This article provides guidance for setting up a robust alliance between plant owners and EPC contractors to minimize risk and maximize synergies during complex, capital-intensive projects
The most meaningful collaboration pathway among plant owners and engineering, procurement and construction (EPC) contractors is to create an alliance. Both plant owners and EPC contractors can mutually benefit from a well-designed alliance, which enables both parties to work closely to refine established operating principles throughout the life of a project, and to collaborate on innovative operating approaches and strategies. This article discusses key elements of such an arrangement — from the development of the initial pillars of the relationship to the need for confidentiality and exclusivity — and provides guidelines that can help all parties in an owner-contractor alliance to maximize the benefits over the long run.
Both parties would benefit when they consider the drivers and pitfalls of traditional partnership practices and test today’s newer collaboration models and innovative contracting schemes. When certain questions can be answered — such as why does an owner seek an alliance, and what are its potential pitfalls (perceived or real)? — all stakeholders are able to develop an appropriate alliance agreement that is tailored to meet the site-specific considerations of the project or business endeavor.
While alliances are beneficial for both parties, such arrangements are difficult to create and often are not easy to maintain. The following discussion offers recommendations for how to properly set up and maintain a fruitful alliance deal.
The specific areas to be investigated when dealing with an alliance are as follows (each is discussed in detail below):
- Initial expectations
- Commercial considerations
- Maintenance issues
- Project-execution details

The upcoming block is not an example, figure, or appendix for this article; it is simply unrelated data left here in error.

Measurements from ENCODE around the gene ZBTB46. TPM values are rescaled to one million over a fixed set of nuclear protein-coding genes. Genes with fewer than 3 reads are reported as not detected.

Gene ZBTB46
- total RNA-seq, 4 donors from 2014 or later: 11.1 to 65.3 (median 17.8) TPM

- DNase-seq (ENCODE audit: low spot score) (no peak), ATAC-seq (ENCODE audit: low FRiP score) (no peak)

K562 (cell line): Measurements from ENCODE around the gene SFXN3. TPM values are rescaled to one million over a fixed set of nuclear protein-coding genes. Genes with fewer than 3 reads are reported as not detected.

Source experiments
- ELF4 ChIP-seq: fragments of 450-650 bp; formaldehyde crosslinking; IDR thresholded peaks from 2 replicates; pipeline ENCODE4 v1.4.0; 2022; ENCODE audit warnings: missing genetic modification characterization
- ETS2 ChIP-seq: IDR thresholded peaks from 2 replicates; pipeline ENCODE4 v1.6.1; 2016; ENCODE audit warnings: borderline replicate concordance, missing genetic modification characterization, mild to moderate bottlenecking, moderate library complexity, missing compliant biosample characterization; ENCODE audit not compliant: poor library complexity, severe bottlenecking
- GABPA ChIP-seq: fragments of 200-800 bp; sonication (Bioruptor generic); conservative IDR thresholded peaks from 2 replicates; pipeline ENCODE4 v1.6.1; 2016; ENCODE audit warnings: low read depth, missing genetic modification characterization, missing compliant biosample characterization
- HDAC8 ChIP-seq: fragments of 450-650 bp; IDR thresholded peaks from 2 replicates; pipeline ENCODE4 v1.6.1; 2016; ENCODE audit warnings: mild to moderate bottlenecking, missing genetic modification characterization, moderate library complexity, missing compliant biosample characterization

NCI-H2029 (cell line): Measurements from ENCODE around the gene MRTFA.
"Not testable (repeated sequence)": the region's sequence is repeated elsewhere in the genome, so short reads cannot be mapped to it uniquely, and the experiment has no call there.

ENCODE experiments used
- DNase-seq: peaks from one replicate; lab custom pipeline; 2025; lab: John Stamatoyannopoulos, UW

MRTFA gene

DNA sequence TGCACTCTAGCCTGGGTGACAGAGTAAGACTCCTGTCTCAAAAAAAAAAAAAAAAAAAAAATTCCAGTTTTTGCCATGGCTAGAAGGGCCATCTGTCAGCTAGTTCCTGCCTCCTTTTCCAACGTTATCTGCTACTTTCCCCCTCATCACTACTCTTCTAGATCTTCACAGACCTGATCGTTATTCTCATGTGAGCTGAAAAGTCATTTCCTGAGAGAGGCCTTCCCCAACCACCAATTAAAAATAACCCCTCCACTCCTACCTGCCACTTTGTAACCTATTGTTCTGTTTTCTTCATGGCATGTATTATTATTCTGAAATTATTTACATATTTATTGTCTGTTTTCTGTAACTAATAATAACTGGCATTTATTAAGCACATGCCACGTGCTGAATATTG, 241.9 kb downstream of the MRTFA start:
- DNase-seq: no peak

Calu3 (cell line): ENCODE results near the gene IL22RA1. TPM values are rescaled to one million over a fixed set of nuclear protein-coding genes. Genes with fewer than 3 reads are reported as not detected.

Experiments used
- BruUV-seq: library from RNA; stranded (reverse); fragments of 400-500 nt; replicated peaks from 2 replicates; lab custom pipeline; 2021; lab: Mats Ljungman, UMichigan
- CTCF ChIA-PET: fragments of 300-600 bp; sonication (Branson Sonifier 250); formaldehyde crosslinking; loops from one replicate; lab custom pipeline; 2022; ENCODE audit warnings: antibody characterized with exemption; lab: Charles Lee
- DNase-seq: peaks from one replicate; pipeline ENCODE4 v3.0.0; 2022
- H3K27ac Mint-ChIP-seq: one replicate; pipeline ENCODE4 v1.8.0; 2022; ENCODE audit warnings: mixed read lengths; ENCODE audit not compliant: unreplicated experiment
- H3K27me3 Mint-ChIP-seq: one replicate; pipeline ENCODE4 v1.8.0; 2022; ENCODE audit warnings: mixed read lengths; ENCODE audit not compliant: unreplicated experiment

- Coordination responsibilities
Define the relationship. The scope and mission of the alliance must be defined. For instance, is the alliance being sought for a specific technology, for a determined project phase, or for a specific geography?
Establish metrics and objectives. Because demonstrable results count in an alliance, both parties must work together to define and agree on the most appropriate metrics to be evaluated throughout the life of the working relationship. In particular, leading and lagging indicators must be established, along with key performance indicators (KPIs) that are most relevant for a specific project or projects. Typically operational, strategic and working processes are considered (Table 1).
Agree on how to handle “gain share” and rewards. Based on the considerations listed above, a “gain share” mechanism must be established to reconcile variation in KPIs (for instance, variation in projected capital costs). Both parties will need to define and determine how to share and balance any financial rewards or penalties that may arise throughout the life of the project.
Seek alignment on core values and principles. These include, for instance, considerations related to health, safety and the environment; such so-called “sacred cows” must be identified and agreed upon by both owner and contractor to ensure appropriate alignment with respect to these key issues.
Define confidentiality and intellectual property (IP) requirements.To establish a relevant alliance, clear rules must be established with respect to IP and confidentiality issues, and they must be in line with the agreed-upon exclusivity provisions (see next bullet point).